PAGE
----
by: Frederick Boucher [ ]
Originally published on:
I was thrilled the morning of Christmas 1972 to unwrap this F-86F & MiG-15 set, which I built and held on to for years even after more recent builds were vanquished by fireworks. Praised in a feature in the Fall 1972 issue of The Squadron magazine, the Tamiya F-86F & MiG-15 set was proclaimed as, ". . .extremely well done...flash free and the fit is good. They are up to the typical high standard we have come to expect from the aggressive Japanese manufacturer.
"Easily among the finest jet kits available today, Tamiya's 1/100 Minijets are as detailed as their larger counterparts in 1/76 [sic] scale."
38 years later...
Squadron's review is right. This 38-year-old kit is crisply molded in silver plastic. The parts are virtually free of flash and ejector marks, with minor seam lines. Look closely at the photographs, the only sink hole I see is on an ejection seat.
Strangely, except for the control surfaces and the speedbrakes, the delicate recessed panel lines of the previous Minijet series are replaced by very delicate raised panel lines! The cockpits have no detail except the seats and the incredibly detailed pilots. The landing gear is over scale and well detailed for this scale, though the gear wells are devoid of detail--about what you’d expect with a 38-year-old small kit. Both jets have parts to display the gear up or down.
The pitot tubes and MiG cannon are horribly thick. The gun troughs for the Sabre will take care to drill open, and will require a fine bit. (What is .50 caliber in 1/100, .005 mm?)
The fit is very good but not to current Tamiya standards. Filling is required on the MiG's intake, and the Sabre's bottom fuselage/wing junction.
Clear canopies with fine raised lines will enhance the models.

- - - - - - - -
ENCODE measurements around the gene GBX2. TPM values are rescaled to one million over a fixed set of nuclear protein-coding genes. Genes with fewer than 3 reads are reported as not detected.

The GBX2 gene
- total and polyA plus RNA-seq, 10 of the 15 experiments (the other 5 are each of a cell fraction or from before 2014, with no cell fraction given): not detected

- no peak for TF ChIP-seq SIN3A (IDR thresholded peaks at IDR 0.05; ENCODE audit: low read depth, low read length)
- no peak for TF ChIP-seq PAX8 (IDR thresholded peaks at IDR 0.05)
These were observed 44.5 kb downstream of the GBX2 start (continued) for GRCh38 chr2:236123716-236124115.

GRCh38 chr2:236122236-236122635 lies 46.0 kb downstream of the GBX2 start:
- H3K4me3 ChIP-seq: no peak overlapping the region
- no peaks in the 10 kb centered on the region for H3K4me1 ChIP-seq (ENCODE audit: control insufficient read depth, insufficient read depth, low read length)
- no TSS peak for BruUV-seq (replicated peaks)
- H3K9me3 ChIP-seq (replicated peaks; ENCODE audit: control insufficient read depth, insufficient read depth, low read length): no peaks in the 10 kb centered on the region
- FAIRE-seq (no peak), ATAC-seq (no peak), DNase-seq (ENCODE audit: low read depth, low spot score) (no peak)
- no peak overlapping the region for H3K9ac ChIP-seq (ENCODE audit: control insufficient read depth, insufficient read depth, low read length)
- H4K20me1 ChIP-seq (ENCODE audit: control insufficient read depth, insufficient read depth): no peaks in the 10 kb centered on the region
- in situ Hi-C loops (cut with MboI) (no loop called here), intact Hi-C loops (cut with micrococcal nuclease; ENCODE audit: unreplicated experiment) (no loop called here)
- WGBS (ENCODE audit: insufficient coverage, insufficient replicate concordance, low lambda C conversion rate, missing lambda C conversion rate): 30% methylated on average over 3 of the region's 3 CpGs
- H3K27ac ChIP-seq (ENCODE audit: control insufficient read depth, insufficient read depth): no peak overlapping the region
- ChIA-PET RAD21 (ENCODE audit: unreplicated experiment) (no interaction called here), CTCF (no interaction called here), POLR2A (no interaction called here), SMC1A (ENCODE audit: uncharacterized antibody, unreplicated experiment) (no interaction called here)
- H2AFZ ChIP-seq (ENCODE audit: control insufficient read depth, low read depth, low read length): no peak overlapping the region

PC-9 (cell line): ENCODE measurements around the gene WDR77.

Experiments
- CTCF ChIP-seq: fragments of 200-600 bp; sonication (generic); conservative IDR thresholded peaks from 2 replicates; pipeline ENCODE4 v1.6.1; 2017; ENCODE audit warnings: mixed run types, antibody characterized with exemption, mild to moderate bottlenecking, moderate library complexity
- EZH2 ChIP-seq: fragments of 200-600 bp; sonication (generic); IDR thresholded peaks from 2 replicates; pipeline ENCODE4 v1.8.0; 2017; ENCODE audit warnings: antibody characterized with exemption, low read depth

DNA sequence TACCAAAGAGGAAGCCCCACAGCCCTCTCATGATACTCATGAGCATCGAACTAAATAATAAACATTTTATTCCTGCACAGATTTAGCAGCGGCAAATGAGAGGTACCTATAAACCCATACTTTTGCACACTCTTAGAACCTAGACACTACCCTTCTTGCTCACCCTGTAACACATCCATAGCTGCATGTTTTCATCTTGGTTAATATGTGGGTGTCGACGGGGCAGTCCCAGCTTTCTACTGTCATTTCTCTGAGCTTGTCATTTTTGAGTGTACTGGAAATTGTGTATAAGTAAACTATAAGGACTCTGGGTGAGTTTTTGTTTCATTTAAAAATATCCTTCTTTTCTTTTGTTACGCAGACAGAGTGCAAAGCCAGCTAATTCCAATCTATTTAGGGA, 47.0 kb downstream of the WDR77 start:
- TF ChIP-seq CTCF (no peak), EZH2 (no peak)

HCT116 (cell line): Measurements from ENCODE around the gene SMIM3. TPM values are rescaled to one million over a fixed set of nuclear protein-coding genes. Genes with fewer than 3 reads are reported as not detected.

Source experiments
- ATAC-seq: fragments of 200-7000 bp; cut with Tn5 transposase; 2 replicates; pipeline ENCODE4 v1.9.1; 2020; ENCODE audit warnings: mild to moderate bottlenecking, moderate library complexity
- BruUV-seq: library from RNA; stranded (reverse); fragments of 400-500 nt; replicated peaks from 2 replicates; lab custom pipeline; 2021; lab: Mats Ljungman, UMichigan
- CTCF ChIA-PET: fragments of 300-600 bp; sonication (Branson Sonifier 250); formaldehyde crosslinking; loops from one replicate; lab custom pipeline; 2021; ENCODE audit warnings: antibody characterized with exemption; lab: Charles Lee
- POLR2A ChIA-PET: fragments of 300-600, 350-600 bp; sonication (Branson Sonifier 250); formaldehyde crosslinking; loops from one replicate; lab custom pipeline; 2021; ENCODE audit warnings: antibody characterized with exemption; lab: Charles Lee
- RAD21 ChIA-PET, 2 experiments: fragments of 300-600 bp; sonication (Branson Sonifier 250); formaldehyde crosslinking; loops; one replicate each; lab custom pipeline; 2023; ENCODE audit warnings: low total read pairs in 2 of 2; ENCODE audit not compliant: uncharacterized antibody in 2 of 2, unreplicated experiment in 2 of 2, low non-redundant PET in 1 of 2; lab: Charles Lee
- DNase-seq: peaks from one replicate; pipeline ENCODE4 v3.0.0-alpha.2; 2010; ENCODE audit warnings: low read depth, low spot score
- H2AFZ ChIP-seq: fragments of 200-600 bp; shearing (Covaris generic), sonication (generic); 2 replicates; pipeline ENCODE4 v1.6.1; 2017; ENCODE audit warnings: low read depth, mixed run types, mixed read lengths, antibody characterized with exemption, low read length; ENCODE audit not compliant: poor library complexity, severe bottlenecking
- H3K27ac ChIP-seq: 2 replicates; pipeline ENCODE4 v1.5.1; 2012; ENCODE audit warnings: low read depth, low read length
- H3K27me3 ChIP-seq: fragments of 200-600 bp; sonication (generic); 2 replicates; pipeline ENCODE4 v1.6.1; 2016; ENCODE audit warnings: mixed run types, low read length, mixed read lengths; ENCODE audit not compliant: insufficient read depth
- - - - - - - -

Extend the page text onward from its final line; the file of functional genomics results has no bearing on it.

Tamiya boxed all these kits with stands for the choice to build them in flight.
You are treated to decals for two sets of adversaries:
1. USAF, FU-432, 18th Fighter-Bomber Group, Korean War, (which did not fly their first F-86 CAP until February 26, 1953)
2. Korean People's Army Air Force, No. 079, Korean War
3. People's Liberation Army Air Force
4. Republic of China Air Force, F-86152, No. 152
The decals are opaque and sharp. The color is good--the F-86 yellow bands are not as orange as the photograph displays. While the North Korean roundels are off register, I have a couple of these kits with good replacement roundels. Data stencils are minimum. Whereas I have used several original Minijet decals without problem, these decals have been brittle.
Both Sabres are NMF (Natural Metal Finish), as is the KPAAF MiG. The PLAAF MiG is shown in the attractive five-color camouflage.
These are delightful kits. I have yet to build a 1/144 aeroplane so I can’t compare them. The Squadron wrote that these are, "..."Easily among the finest jet kits available today, Tamiya's 1/100 Minijets are as detailed as their larger counterparts in 1/76 scale." Not true compared to 1/72 of today, yet these models do hold up well against their contemporaries.
When Tamiya reissued most of their Mini Jets (now titled 1/100 Combat Plane Series on their website) a few years ago, this set was not reissued. It can be found at shows and on-line. I also found a suspiciously similar 1/100 F-86 & MiG-15 issued by Hobbycraft. Like Hobbycraft's 1/72 F-82 that is suspiciously similar to the Monogram kit, HC's Sabre and MiG are full of flash and molding flaws, with decals that are horrible in every way--avoid it!
Please go to DISCUSS THIS REVIEW for links to all of my 1/100 aircraft reviews.
Please remember, when contacting retailers or manufacturers, to mention that you saw their products highlighted here - on AEROSCALE.